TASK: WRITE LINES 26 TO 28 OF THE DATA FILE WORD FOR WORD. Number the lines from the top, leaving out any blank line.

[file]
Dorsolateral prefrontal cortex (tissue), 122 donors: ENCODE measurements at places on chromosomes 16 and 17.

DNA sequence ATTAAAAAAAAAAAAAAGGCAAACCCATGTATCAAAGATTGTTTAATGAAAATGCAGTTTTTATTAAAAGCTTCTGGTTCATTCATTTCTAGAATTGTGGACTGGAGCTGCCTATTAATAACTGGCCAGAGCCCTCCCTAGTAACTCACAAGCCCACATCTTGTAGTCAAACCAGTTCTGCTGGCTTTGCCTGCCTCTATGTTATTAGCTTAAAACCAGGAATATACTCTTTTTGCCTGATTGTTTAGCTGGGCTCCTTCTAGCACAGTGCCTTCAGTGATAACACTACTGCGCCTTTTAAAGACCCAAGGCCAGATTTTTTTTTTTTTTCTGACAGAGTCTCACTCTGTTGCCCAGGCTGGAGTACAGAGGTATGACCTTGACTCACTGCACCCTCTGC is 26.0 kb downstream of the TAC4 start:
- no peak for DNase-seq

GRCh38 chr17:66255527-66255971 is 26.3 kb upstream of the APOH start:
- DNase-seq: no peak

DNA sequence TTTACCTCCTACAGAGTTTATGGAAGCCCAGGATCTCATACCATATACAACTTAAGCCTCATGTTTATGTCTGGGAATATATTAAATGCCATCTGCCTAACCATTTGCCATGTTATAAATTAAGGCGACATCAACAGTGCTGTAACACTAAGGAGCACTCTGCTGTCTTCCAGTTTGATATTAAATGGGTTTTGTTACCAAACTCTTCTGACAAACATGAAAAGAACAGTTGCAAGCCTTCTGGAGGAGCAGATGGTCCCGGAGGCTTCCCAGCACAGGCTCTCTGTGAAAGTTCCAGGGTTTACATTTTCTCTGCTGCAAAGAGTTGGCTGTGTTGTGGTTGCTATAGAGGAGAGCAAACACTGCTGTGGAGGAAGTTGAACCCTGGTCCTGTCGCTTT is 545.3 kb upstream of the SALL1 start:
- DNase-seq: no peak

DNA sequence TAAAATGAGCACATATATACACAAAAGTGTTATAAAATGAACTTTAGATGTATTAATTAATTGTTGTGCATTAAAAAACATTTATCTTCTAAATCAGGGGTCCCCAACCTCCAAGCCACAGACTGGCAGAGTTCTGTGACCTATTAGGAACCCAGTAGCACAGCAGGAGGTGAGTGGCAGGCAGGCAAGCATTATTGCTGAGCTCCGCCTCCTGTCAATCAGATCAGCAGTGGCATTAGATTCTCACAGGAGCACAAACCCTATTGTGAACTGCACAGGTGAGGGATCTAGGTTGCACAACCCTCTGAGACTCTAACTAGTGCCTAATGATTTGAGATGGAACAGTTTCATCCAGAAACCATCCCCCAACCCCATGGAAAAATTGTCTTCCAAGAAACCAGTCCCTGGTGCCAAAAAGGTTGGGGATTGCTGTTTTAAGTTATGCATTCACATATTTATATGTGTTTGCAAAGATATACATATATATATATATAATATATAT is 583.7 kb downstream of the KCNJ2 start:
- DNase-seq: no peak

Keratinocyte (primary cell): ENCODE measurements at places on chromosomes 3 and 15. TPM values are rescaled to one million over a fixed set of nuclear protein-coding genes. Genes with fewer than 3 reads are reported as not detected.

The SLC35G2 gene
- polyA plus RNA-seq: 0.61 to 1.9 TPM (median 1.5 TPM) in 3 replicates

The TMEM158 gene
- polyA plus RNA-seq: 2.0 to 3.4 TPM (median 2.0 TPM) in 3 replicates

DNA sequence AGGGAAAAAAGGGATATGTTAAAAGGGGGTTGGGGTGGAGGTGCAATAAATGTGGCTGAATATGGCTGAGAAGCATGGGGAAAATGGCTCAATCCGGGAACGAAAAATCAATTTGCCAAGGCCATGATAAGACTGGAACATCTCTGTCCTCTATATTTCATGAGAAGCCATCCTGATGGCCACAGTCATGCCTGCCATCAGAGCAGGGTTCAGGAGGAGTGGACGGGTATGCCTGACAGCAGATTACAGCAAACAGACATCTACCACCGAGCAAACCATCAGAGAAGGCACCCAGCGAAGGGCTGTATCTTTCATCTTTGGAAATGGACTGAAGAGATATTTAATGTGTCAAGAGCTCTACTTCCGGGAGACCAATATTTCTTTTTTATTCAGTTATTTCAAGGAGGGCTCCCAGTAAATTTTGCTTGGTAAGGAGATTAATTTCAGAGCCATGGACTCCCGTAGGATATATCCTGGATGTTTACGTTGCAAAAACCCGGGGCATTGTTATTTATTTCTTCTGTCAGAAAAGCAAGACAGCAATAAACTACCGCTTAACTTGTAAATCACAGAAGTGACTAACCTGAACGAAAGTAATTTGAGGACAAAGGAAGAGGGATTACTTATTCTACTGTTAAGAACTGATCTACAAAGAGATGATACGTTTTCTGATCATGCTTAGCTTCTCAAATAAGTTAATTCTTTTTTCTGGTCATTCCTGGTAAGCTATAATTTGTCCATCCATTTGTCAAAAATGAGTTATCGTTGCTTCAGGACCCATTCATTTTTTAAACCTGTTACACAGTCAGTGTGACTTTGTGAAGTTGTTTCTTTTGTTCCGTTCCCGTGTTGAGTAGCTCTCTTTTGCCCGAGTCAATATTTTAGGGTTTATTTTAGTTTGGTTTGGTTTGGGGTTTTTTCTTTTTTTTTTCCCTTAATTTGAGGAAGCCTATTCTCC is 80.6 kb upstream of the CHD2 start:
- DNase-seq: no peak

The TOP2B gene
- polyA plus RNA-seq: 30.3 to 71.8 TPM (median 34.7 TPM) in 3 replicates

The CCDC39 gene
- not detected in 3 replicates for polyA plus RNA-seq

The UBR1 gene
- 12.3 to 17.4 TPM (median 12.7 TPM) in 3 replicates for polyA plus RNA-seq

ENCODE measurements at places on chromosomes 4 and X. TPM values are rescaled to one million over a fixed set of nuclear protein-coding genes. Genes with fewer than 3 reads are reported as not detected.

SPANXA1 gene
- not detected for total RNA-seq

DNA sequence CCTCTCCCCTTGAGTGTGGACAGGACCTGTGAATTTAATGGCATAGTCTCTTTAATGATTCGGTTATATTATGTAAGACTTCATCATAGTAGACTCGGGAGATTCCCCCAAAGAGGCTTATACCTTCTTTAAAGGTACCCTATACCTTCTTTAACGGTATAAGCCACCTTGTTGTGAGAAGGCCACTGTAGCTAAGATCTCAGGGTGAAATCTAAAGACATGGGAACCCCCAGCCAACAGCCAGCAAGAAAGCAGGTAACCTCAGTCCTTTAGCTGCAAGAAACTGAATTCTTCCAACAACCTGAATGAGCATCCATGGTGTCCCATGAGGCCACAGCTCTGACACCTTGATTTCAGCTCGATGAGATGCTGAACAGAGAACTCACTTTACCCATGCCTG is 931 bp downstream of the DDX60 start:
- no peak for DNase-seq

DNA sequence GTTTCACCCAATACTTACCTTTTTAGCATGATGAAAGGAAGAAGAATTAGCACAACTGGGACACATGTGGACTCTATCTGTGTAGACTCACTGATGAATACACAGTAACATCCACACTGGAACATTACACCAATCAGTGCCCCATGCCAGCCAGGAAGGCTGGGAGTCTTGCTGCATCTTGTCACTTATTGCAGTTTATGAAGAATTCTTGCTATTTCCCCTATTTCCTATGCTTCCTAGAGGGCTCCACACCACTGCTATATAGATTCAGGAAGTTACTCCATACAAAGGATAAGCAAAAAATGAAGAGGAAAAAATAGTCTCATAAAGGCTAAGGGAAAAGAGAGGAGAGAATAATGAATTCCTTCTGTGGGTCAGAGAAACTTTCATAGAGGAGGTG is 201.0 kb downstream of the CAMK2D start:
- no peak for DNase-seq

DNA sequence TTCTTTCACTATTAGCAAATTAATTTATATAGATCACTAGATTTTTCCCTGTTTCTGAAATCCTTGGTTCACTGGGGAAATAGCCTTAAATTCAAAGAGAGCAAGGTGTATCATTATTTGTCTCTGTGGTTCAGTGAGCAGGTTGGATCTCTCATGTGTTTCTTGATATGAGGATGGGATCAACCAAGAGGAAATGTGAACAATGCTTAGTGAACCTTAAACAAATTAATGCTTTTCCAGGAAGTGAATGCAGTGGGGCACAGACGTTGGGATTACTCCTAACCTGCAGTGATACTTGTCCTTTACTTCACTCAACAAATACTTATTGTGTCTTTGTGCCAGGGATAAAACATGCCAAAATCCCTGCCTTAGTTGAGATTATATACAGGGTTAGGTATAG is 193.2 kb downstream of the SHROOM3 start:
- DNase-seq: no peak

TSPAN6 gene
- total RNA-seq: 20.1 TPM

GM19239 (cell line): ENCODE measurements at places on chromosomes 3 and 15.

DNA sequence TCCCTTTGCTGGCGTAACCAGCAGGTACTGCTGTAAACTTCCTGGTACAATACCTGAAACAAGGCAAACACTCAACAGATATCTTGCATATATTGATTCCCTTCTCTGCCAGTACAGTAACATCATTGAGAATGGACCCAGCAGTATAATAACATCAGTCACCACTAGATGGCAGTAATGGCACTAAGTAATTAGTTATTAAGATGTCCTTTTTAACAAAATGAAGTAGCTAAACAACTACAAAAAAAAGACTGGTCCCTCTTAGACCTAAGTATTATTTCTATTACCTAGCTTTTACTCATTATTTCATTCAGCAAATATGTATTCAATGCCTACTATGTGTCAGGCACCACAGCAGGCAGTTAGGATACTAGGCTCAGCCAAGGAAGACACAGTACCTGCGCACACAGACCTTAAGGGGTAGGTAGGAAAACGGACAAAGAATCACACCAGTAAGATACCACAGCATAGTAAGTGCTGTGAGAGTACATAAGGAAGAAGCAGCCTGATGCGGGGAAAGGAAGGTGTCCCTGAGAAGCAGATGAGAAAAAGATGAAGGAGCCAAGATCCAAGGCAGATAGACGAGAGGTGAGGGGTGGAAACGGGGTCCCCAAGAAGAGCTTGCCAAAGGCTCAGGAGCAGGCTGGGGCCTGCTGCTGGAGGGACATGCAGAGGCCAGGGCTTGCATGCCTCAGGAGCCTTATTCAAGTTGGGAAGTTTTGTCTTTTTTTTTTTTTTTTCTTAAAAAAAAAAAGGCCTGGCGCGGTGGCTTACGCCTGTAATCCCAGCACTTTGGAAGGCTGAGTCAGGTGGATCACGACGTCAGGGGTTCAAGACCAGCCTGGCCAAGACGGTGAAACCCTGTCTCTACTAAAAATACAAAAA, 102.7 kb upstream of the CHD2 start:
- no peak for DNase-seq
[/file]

DNA sequence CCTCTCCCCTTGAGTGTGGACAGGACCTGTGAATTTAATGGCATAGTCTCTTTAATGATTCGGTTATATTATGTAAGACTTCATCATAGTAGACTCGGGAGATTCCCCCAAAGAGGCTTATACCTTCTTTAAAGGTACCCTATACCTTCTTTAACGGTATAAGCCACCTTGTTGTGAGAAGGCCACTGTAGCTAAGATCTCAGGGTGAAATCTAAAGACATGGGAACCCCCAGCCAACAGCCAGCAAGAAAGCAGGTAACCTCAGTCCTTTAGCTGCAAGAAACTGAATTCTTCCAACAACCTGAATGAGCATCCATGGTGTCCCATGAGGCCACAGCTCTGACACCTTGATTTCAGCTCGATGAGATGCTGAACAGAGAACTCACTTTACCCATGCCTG is 931 bp downstream of the DDX60 start:
- no peak for DNase-seq

DNA sequence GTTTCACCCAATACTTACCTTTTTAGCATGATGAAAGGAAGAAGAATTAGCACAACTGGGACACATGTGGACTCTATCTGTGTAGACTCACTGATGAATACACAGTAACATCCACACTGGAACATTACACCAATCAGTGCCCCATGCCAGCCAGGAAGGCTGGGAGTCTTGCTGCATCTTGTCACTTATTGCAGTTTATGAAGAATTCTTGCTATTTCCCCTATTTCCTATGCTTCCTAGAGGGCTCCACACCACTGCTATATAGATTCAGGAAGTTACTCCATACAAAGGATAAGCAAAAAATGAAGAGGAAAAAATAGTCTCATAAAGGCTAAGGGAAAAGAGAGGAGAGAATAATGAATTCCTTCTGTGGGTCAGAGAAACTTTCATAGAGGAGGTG is 201.0 kb downstream of the CAMK2D start: